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The expat view on why the Dutch retail market is thriving

Wednesday 30 January 2019 Data Insight & AnalyticsRetail Consultancy

Frances Goodfellow's picture
By Frances Goodfellow

Having now lived in the Netherlands for 6 months I’ve made several observations about this great country, some reaffirming stereotypes others surprising me for the better, and some for the worse.

No, sadly they don’t wear clogs, but yes, it’s true, they are very tall. And yes, it’s also true that bikes are king, and as a result, as a nation, the Dutch seem much healthier than us Brits. That’s until you look closer at their favourite foods. Chocolate sprinkles on bread for breakfast, and that’s not just for the kids, my grown up Dutch friends still eat them, even at work. A croquette or smoked herring in a plain roll is a common sight at a Saturday market for lunch or snack on the go. I haven’t quite got my head around these yet though. It’s also fair to say they are a fashionable nation. So, when I read about the doom and gloom of UK retail market, it’s made me reflect on what is working over here across the water, but also where the scope lies to go further.


A delicious snack!?


This affluent nation is experiencing continued economic growth, rising employment and wages. Retailers are on the whole thriving, as is consumer spending, with increased interest in investment within the Dutch retail market from within Europe (Cushman and Wakefield, 2019). What could be better?

Having visited a number of cities and retail centres throughout the country, I have been struck by a number of differences to the UK.

Firstly, covered malls are few, with traditional high streets and smaller local centres still dominating the retail landscape. As a result, vacant units are much less common a feature. Although towns and cities are less densely populated than those in the UK, and therefore a lesser demand for as many large retail destinations, given the climate is so similar, I would have expected more covered malls to have popped up. So why is this the case? From what I can tell, tight regulations make it more challenging to build new schemes or evolve existing centres. For example, with lengthy leases of 50 years being the norm, and often only partial ownership of a scheme, this proves to be a challenge for landlords. This is however beginning to change with the likes of Utrecht’s Hoog Catharijine covered mall which reopened in 2015 recognised as being one of the country’s strongest centres, driving an annual footfall of over 26 million, paired with some landlords trying to shift towards shorter 20 years leases¹.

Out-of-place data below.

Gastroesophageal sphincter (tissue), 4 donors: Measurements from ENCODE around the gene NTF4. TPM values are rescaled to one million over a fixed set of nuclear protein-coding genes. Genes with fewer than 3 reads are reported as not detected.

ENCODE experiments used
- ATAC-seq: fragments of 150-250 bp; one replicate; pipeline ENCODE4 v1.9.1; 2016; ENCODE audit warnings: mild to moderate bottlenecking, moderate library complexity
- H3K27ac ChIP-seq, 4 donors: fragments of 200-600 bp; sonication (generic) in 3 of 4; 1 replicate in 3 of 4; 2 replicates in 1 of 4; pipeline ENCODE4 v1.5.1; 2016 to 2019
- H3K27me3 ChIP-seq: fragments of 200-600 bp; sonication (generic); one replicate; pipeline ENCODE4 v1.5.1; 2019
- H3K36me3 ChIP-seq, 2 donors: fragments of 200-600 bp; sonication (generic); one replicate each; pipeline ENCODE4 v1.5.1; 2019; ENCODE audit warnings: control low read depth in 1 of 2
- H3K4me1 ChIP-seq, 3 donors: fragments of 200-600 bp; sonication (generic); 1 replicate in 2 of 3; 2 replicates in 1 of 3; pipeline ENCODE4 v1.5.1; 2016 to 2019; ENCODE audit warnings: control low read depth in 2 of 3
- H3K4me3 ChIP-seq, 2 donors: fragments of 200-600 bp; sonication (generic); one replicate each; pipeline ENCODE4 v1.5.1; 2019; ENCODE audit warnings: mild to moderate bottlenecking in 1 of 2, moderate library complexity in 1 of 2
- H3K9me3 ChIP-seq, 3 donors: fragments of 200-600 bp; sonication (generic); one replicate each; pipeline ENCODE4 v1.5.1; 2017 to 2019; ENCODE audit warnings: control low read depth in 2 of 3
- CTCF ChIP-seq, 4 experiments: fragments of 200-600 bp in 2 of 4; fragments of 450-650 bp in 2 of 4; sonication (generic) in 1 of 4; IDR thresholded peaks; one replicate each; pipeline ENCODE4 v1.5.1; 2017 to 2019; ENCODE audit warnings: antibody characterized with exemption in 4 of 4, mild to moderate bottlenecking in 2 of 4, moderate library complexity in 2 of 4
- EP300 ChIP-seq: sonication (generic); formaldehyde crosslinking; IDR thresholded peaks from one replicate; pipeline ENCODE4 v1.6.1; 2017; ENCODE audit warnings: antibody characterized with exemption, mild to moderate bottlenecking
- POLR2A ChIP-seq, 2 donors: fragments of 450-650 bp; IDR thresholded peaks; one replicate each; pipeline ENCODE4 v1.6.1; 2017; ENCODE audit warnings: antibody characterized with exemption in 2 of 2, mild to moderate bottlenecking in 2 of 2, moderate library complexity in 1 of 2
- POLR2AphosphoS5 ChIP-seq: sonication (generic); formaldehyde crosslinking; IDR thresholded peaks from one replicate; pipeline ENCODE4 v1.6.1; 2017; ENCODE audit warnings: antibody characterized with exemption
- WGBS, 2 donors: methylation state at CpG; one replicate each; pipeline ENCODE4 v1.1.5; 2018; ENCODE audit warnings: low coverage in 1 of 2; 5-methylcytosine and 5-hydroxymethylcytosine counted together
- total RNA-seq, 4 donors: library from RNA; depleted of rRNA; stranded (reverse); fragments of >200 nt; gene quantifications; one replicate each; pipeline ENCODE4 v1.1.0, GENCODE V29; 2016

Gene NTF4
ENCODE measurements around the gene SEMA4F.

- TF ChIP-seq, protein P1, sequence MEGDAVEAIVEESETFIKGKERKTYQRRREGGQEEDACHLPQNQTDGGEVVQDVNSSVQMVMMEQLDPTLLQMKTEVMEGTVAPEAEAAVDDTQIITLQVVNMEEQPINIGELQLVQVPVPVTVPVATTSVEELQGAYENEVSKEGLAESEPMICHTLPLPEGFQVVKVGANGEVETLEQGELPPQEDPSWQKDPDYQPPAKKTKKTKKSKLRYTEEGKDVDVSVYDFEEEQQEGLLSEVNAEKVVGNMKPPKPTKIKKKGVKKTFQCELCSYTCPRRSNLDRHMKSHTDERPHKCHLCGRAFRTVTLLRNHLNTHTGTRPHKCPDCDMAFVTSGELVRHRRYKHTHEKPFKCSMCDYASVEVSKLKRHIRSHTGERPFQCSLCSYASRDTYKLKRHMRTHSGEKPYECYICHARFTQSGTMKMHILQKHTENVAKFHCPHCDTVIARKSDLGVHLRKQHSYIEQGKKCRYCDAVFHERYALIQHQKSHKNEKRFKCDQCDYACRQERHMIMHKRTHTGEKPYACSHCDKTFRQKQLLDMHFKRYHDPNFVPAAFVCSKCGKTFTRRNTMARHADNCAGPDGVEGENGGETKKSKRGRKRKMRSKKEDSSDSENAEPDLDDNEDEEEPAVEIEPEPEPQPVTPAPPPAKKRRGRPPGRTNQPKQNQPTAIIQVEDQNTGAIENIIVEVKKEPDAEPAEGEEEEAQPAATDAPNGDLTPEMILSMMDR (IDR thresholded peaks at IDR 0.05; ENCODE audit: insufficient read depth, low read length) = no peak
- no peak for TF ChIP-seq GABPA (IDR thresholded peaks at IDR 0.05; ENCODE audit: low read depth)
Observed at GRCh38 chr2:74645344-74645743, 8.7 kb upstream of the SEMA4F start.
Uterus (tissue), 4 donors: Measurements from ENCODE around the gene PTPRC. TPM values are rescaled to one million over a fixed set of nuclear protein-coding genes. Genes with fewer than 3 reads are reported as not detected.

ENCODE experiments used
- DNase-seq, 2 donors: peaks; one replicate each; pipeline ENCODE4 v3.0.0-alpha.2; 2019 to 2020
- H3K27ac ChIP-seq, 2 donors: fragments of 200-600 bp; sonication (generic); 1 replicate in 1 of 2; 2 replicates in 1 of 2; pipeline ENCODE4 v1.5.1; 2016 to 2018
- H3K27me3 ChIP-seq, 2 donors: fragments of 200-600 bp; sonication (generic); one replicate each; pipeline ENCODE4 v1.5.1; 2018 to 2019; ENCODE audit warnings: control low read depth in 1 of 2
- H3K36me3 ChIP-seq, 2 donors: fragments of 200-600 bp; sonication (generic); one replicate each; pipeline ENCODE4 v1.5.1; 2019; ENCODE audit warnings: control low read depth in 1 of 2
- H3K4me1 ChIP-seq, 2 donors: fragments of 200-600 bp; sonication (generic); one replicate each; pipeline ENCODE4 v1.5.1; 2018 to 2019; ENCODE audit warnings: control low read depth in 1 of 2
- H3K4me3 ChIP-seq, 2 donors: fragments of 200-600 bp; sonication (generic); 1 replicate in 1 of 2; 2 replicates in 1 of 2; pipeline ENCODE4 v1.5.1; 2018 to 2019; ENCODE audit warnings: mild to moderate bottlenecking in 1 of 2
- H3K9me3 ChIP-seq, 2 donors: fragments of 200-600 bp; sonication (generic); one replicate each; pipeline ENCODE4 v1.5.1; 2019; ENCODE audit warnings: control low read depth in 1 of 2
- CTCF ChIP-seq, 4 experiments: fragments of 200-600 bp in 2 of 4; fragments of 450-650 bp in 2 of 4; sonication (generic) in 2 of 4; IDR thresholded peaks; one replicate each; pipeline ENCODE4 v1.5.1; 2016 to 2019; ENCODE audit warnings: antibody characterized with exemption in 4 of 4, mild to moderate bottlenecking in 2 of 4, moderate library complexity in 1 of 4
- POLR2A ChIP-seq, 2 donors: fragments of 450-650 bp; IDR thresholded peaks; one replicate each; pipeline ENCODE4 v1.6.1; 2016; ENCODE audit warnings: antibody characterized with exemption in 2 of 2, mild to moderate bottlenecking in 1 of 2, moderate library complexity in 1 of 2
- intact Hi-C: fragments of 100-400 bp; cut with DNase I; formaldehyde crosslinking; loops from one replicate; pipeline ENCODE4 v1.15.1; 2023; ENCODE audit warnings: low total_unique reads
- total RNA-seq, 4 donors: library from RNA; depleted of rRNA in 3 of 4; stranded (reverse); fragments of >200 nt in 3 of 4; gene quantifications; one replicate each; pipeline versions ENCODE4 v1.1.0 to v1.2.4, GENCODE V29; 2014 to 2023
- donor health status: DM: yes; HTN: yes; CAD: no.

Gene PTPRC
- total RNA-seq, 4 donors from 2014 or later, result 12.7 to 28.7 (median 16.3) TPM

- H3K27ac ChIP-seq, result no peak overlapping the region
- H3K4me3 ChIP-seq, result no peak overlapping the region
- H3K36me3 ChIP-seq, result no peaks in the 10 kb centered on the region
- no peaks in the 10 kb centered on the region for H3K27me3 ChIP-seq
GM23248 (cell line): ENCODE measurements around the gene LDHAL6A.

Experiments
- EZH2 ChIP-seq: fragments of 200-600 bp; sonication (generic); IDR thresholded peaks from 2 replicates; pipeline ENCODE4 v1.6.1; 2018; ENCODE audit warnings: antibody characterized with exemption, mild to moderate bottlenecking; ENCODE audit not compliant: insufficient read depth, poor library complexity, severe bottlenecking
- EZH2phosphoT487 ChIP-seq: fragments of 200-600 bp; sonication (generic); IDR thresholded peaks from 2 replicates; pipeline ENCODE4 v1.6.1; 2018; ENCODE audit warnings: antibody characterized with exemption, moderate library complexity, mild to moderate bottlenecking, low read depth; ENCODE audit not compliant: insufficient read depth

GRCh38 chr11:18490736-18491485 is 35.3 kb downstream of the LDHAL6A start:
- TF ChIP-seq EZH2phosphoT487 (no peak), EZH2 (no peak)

With the likes of ARKET² and Uniqlo³ opening their first stores in the Netherlands, both in Amsterdam, in 2018, this is just one way of demonstrating the thriving market here. But the Netherlands seem to be late to the party to attract a number of leading European wide brands than other countries have been.

With Oxford Street or regional malls in the UK the obvious first stop for new brands entering the country, is the lack of these types of centres in the Netherlands holding them back from securing these new brands sooner?

Given large towns and cities are located relatively close together, and the retail offer tends to be reasonably similar from one to the next, a centre’s catchment tends to be smaller than that of UK centres. Linked to the size of the country, the Dutch are less inclined to travel long distances, and given the lack of big retail destinations, there is also less of a desire to do so currently. But will we see this change over the next 10 years if more relaxed regulations make it easier to build bigger, more exciting centres?

Experiential retail is increasingly at the forefront of retailer’s minds to showcase their brand and make sure shoppers are still thinking about them after leaving the store, trying to connect with the consumer on numerous levels. With, on the whole smaller units here compared to the UK, there is less opportunity to explore this avenue, especially in a high street type environment. On my recent trip to Hoog Catharijine however a pop up store celebrating 20 years since the release of the first Harry Potter book was a perfect example of a centre embracing this type of experience.

So is this more traditional retail environment allowing Dutch high streets to thrive, or potentially in some cases holding them back from a greater and more diverse offer, it’s hard to say. I certainly enjoy the thriving high streets, unique shop fronts and their lack of vacant units in the likes of The Hague and Leiden, but when its hammering it down with rain these locations are less desirable when wanting to shop.


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Having now lived in the Netherlands for 6 months Frances Goodfellow has made several observations about this great country, some reaffirming stereotypes others surprising for the better, and some for the worse.

The expat view on why the Dutch retail market is thriving